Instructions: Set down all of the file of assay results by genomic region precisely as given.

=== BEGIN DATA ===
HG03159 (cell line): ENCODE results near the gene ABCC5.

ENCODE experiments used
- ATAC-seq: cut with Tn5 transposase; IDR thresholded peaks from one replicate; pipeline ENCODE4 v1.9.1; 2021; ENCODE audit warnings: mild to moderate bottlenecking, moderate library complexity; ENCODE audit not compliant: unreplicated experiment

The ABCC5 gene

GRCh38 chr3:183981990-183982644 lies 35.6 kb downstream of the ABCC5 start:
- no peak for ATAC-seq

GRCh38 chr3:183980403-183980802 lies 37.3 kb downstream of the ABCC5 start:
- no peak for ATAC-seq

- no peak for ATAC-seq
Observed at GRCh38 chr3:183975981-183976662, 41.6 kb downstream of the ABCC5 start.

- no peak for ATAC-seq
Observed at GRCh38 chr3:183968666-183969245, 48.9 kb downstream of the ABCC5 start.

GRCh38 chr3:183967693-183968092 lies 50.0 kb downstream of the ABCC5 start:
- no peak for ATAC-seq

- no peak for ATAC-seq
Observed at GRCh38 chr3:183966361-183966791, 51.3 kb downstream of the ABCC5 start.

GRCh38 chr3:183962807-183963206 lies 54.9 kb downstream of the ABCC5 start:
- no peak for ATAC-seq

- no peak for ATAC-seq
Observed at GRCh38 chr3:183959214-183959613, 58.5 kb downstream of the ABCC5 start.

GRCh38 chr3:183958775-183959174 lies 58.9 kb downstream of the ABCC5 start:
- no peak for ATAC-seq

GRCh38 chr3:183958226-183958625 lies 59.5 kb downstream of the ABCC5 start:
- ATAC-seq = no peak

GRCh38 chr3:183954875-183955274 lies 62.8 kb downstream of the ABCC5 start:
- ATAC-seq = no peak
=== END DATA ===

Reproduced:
HG03159 (cell line): ENCODE results near the gene ABCC5.

ENCODE experiments used
- ATAC-seq: cut with Tn5 transposase; IDR thresholded peaks from one replicate; pipeline ENCODE4 v1.9.1; 2021; ENCODE audit warnings: mild to moderate bottlenecking, moderate library complexity; ENCODE audit not compliant: unreplicated experiment

The ABCC5 gene

GRCh38 chr3:183981990-183982644 lies 35.6 kb downstream of the ABCC5 start:
- no peak for ATAC-seq

GRCh38 chr3:183980403-183980802 lies 37.3 kb downstream of the ABCC5 start:
- no peak for ATAC-seq

- no peak for ATAC-seq
Observed at GRCh38 chr3:183975981-183976662, 41.6 kb downstream of the ABCC5 start.

- no peak for ATAC-seq
Observed at GRCh38 chr3:183968666-183969245, 48.9 kb downstream of the ABCC5 start.

GRCh38 chr3:183967693-183968092 lies 50.0 kb downstream of the ABCC5 start:
- no peak for ATAC-seq

- no peak for ATAC-seq
Observed at GRCh38 chr3:183966361-183966791, 51.3 kb downstream of the ABCC5 start.

GRCh38 chr3:183962807-183963206 lies 54.9 kb downstream of the ABCC5 start:
- no peak for ATAC-seq

- no peak for ATAC-seq
Observed at GRCh38 chr3:183959214-183959613, 58.5 kb downstream of the ABCC5 start.

GRCh38 chr3:183958775-183959174 lies 58.9 kb downstream of the ABCC5 start:
- no peak for ATAC-seq

GRCh38 chr3:183958226-183958625 lies 59.5 kb downstream of the ABCC5 start:
- ATAC-seq = no peak

GRCh38 chr3:183954875-183955274 lies 62.8 kb downstream of the ABCC5 start:
- ATAC-seq = no peak